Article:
16. Djibouti faces the same obstacles to financial inclusion as many other developing countries. These obstacles can be grouped into three broad categories:

  • Access barriers are reflected in the high administration cost for opening, closing and maintaining an account. Red tape, guarantee requirement, employment and salary requirements, and deposit requisite decrease the demand for financial services.

  • Barriers to financial depth are generally measured by collateral requirements, credit and deposit ratios, information disclosure requirement and contract reinforcement.

  • Intermediation efficiency reflects the supply side barriers by competition among financial institutions and the degree of information asymmetry in the credit market. The inefficiency is then reflected in interest rate spreads and banks’ overhead costs.

17. The analysis of financial deepening effect on growth and inequality is based on Dabla-Norris et al (2015) in which a micro-founded general equilibrium model is developed. The model includes heterogeneous overlapping generation agents which are differentiated from each other by their wealth and talent. Talented and wealthy enough agents choose to become entrepreneurs whereas the non-talented or not-wealthy enough agents remain workers. Two financial regimes are analyzed: in the “saving only” regime, agents can save but cannot borrow. In order for agents in this regime to move to the credit regime, they need to pay a participation cost. Once they are in the credit regime, they are credit constrained by the amount of collateral they can post. The amount of collateral represents the financial depth in the economy. Finally, because of asymmetry of information between lender and borrowers, higher interest rates are charged to cover the monitoring cost and NPL of high leveraged firms.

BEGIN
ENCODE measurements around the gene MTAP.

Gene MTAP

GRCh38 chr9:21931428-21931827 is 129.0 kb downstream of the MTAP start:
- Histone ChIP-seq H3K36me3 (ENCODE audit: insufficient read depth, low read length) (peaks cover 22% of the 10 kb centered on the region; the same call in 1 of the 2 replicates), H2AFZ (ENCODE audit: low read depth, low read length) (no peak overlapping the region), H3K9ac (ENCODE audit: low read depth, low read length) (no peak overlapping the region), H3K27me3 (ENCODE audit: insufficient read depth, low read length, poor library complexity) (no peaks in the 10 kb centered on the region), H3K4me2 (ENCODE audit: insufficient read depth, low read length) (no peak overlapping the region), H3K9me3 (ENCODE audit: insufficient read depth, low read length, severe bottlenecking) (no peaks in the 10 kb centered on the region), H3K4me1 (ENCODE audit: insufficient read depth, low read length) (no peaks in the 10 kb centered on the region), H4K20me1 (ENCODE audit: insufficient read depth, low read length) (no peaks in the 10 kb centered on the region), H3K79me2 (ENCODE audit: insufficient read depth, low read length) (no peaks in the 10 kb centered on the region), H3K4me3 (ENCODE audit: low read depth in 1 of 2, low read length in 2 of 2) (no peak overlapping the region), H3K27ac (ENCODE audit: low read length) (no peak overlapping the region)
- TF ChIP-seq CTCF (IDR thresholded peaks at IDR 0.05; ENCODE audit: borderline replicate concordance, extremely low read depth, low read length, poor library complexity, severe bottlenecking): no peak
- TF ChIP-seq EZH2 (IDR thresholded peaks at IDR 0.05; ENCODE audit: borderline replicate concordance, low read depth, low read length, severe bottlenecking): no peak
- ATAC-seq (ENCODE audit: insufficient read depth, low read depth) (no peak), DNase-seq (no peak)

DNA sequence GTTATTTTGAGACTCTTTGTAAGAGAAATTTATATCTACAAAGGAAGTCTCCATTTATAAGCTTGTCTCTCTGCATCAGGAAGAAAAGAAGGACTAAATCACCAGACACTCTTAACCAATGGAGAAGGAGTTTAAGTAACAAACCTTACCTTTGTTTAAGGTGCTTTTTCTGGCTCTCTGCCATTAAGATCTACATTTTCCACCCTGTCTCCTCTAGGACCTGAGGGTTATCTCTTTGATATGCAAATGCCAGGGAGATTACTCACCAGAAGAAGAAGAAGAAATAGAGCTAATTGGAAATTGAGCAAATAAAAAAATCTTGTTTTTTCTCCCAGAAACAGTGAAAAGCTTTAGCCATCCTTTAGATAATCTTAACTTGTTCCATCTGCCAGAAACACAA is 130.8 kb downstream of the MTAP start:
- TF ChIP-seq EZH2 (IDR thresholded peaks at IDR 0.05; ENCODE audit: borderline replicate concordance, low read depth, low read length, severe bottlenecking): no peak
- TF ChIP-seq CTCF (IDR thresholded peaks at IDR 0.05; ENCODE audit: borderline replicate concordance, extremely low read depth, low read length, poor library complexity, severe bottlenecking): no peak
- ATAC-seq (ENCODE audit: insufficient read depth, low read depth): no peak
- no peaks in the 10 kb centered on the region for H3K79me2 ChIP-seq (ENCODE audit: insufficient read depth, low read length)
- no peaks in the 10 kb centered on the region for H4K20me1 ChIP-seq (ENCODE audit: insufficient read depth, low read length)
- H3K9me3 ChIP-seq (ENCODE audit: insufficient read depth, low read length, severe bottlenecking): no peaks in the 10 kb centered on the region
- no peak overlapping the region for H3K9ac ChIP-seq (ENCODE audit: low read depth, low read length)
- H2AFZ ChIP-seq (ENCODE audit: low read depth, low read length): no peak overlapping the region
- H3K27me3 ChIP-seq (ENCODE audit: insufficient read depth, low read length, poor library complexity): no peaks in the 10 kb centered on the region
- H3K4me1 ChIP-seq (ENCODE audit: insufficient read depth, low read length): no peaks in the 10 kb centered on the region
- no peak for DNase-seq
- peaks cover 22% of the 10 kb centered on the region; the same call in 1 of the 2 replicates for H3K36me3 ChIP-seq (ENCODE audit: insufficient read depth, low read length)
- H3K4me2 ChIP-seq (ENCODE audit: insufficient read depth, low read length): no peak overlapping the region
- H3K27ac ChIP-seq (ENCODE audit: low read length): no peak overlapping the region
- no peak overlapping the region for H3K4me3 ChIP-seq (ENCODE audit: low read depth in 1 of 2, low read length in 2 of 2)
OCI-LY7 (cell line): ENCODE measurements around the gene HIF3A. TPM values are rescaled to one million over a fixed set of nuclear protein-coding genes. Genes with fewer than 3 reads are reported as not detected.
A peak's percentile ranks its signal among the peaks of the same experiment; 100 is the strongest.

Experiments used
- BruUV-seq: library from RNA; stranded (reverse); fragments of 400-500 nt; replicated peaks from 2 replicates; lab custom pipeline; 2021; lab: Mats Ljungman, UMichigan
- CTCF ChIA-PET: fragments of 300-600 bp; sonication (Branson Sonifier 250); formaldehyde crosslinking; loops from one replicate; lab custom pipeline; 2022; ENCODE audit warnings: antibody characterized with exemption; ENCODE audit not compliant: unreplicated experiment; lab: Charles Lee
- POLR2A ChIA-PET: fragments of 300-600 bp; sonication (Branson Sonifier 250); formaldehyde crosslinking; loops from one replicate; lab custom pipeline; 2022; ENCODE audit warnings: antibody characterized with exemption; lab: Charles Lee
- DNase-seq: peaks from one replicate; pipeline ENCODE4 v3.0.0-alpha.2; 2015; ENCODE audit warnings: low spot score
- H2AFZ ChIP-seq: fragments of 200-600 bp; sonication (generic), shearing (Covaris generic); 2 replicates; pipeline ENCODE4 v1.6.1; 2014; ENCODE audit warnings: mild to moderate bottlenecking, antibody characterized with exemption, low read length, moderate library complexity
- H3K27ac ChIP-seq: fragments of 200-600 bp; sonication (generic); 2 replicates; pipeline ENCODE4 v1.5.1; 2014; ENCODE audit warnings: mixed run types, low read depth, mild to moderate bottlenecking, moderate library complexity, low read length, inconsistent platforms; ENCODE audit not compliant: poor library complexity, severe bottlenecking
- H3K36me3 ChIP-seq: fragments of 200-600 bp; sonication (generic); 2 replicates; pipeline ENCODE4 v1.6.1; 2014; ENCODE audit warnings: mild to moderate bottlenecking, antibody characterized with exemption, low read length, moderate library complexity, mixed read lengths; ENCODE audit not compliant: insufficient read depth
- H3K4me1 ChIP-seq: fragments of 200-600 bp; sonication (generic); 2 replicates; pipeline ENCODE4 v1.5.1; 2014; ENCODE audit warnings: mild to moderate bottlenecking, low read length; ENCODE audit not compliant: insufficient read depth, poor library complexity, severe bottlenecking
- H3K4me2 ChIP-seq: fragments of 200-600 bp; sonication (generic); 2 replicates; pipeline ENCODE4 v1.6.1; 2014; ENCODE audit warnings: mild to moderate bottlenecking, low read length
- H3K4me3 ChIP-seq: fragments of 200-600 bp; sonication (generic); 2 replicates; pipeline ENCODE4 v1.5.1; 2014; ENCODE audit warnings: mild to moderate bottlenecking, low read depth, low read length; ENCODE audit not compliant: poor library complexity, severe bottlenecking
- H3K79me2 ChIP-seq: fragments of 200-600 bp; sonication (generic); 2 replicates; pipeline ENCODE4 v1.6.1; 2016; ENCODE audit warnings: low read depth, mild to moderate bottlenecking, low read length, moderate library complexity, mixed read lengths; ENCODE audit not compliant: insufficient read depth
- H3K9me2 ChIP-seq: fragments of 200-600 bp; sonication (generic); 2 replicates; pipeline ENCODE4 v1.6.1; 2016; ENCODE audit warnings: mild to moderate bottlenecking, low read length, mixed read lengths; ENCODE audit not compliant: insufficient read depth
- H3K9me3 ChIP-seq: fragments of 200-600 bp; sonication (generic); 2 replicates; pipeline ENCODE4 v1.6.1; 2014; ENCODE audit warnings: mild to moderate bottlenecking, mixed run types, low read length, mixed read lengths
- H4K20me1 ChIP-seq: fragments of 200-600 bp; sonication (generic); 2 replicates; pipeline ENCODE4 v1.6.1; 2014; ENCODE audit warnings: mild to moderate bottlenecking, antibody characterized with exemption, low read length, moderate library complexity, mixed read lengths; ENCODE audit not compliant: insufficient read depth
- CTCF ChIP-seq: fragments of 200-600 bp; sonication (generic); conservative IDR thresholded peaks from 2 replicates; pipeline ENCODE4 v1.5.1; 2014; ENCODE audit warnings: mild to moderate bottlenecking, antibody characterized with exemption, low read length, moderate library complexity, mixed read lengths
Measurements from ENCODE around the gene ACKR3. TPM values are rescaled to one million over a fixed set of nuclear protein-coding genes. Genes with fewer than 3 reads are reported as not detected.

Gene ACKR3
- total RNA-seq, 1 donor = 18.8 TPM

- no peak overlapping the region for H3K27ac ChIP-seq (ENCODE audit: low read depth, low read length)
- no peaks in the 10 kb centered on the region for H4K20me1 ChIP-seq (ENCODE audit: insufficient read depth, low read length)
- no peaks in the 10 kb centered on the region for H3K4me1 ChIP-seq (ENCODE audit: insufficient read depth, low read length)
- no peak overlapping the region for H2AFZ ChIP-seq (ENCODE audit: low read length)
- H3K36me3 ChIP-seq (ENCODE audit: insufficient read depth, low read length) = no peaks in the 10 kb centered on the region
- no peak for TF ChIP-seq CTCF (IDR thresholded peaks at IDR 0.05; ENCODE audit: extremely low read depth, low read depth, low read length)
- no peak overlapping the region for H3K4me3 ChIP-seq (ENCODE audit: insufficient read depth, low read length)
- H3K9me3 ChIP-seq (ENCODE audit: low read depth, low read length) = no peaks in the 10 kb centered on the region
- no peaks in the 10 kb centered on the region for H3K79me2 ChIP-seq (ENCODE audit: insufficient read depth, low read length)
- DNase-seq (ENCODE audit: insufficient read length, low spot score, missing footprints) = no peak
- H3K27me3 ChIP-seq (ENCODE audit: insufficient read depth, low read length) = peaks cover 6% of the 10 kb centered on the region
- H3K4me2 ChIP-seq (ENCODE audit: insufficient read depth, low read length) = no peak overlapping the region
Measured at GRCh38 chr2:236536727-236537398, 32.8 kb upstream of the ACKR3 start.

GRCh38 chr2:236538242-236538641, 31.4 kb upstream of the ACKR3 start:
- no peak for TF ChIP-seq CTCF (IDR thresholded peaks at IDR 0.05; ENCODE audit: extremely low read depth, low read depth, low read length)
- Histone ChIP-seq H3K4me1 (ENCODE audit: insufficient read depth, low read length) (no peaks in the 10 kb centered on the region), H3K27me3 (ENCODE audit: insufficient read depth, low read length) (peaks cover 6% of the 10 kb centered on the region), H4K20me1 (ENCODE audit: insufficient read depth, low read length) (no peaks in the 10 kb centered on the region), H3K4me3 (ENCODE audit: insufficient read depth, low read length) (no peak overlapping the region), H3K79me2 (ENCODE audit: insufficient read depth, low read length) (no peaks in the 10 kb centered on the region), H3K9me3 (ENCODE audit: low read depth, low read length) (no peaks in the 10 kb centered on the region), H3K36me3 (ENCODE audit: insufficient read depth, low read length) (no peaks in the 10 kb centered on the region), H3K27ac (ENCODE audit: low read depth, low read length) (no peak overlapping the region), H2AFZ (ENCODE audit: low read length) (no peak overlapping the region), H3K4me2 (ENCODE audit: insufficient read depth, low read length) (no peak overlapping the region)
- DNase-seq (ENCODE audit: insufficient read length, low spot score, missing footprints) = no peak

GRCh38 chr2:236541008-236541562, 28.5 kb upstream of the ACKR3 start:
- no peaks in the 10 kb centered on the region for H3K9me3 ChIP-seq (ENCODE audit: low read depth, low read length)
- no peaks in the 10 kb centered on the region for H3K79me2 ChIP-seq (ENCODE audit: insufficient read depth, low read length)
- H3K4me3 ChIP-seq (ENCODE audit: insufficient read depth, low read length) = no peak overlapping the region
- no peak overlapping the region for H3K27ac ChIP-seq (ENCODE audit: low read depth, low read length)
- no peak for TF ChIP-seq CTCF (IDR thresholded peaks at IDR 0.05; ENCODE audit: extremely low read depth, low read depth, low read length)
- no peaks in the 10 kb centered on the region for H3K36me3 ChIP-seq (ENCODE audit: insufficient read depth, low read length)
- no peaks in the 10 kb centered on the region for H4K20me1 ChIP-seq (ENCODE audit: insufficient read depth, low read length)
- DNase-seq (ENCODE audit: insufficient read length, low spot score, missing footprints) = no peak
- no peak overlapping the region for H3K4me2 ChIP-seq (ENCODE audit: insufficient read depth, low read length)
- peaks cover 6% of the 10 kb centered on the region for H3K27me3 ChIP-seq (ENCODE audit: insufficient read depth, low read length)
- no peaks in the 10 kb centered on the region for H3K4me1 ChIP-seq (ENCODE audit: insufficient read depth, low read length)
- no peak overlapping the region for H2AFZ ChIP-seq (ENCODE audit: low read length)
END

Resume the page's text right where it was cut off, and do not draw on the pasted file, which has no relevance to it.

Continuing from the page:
18. Financial deepening influences economic growth and inequality through many channels. First, a more developed financial system better channels funds into the economy. Second, the channeled funds reach more productive agents in the economy and, where financial costs are high due to financial frictions, the optimal allocation of resources becomes important. Finally, an efficient allocation of financial resources can boost the total factor productivity and economic output. However, high financial deepening can give access to credit to less productive agents which in turn can decrease the TFP and increase the level of non-performing loans. Inequality in this model can also increase or decrease according to the distribution of talents and initial wealth. Indeed, if credit is only allocated to wealthy talented entrepreneurs, income inequality can rise. Therefore it is important that, by lowering the participation costs, poor agents can benefit from financial inclusion and get the chance to move to the credit regime.